Kidney Stones in Pregnancy: Double Trouble

Andrew Siegel MD    12/04/2021

A recent entry was an update on kidney stone advances and today’s will cover the topic of kidney stones in pregnant women…certainly not the aggravation a woman with child needs.

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Kidney stones can be intensely painful and are often accompanied by nausea and vomiting, making for a horrific experience. Kidney stones do not spare pregnant women and, in fact, the most common reason for pain-related hospitalization during pregnancy is a kidney stone.  Pregnancy is certainly burdensome enough without this added insult. Dealing with a stone when pregnant is clearly double trouble, affecting both maternal and fetal wellbeing. The good news is that only a small percentage of pregnant women suffer with symptomatic kidney stones, most of which will pass spontaneously without intervention. 

Having a stone during pregnancy poses unique clinical challenges because of the need to minimize the potential risks of radiation and intervention to mother and fetus.  It also poses diagnostic challenges because the normal physiological urinary tract changes of pregnancy (fullness and dilation of the ureters) mimic those induced by kidney stones.

Most stone episodes are diagnosed during the second and third trimesters.  The most common clinical presentation is flank pain and blood in the urine, often accompanied by nausea and fever. Misdiagnosis is not uncommon, with initial considerations before the correct diagnosis is made of appendicitis, diverticulitis, and placental abruption.

Computerized tomography is the standard for evaluation of kidney stones in non-pregnant patients, but because of the substantial amount of radiation required, it is not recommended imaging for pregnant patients except under extenuating circumstances.  Ultrasonography is the first-line imaging study of choice because it does not use radiation that could be problematic to the fetus. Magnetic resonance imaging as well does not use radiation and thus is a second-line study for the evaluation of pregnant patients with kidney stones.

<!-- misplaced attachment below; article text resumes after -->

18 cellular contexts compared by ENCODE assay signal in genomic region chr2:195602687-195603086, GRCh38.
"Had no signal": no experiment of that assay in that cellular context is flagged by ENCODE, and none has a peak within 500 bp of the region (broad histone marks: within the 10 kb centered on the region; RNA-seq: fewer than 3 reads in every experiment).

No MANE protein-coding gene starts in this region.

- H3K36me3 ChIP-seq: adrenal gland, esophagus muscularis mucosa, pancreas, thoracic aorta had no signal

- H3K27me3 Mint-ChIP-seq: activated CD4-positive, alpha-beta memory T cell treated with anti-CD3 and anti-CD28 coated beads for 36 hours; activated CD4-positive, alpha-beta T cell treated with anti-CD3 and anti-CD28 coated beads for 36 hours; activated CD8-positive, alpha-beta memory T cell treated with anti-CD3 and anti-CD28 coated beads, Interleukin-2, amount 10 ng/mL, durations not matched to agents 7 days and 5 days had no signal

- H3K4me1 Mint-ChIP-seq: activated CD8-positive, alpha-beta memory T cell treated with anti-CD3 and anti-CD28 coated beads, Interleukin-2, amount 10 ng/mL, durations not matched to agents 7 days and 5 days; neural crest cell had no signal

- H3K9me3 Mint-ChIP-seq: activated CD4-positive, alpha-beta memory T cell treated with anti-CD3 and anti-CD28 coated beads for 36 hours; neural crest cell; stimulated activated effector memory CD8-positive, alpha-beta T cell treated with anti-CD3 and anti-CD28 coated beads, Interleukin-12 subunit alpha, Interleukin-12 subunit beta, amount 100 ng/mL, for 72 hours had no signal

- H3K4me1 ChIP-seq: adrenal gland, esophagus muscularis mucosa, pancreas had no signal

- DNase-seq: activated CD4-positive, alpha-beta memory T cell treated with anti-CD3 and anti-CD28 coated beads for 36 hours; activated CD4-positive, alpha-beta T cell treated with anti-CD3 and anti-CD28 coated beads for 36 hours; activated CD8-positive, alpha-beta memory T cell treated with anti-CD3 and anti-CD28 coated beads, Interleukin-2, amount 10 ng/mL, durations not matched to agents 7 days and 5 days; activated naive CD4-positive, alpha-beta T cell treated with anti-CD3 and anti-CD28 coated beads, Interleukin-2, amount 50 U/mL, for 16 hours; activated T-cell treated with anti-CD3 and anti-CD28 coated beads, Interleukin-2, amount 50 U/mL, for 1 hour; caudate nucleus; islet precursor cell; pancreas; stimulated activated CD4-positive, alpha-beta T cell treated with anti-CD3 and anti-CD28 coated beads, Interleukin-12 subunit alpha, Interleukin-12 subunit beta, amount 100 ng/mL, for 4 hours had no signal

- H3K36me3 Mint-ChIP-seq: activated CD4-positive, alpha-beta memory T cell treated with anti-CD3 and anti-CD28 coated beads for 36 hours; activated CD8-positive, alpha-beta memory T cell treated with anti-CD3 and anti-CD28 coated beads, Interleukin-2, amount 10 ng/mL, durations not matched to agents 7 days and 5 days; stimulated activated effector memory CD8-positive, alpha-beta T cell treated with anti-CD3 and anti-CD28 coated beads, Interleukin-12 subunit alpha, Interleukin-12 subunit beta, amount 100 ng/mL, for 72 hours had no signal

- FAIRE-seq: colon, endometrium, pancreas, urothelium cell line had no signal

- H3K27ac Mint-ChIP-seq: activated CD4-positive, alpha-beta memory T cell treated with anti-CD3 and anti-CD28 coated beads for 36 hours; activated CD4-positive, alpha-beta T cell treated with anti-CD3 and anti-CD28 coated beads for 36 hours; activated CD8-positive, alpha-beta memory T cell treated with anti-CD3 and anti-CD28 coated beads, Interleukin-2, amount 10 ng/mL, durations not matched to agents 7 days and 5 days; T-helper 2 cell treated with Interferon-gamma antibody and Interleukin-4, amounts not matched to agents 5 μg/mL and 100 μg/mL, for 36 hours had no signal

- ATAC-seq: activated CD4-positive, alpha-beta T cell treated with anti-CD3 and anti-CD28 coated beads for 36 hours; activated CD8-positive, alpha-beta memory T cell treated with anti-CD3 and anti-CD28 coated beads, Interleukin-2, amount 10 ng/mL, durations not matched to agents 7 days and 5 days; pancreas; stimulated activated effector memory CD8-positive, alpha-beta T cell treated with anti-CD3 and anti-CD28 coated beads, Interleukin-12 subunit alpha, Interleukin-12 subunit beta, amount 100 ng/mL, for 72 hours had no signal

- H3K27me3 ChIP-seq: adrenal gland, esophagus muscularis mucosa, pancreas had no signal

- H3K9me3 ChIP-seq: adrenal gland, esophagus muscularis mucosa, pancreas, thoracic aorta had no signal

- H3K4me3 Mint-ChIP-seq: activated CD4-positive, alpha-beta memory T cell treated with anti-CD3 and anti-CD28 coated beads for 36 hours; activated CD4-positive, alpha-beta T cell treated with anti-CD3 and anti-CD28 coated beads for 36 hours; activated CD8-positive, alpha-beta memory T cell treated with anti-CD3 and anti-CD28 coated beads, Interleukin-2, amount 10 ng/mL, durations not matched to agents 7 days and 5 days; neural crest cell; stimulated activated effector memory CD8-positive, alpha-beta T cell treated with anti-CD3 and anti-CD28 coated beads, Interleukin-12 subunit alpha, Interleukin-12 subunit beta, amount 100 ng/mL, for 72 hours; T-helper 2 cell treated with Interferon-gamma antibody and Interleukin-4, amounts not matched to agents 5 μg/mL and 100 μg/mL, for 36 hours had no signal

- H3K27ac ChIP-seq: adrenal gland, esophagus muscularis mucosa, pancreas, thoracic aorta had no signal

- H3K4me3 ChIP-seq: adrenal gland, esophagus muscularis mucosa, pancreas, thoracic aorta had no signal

Management of stones in pregnant women requires carefully balancing the risks and benefits of the various means of intervention. Conservative watchful waiting with treatment of symptoms is an excellent approach when there is no infection associated with a stone. This entails hydration, pain medication and anti-nausea medications. Most pregnant patients with stones can be managed conservatively and most will ultimately pass their stones without intervention. Those managed conservatively who fail to pass their stones warrant careful follow-up following delivery with appropriate imaging and management.

30% or so of symptomatic pregnant patients with kidney stones require active intervention. Intervention is appropriate for a pregnant female with a stone if she is experiencing unrelenting pain, unremitting nausea and vomiting, obstruction with an infection, worsening signs of obstruction, high-grade obstruction, obstruction of a solitary kidney, or stones involving both kidneys.  Obstetric complications including pre-term labor and pre-eclampsia may provoke intervention. One of the key issues with intervention is that it nearly triples the rate of pre-term labor as compared to conservative management.

Intervention in Pregnant Women with Kidney Stones

Care for pregnant patients who require stone intervention involves a multidisciplinary approach and shared decision making between patient and urologist with input from obstetrics, radiology and anesthesia.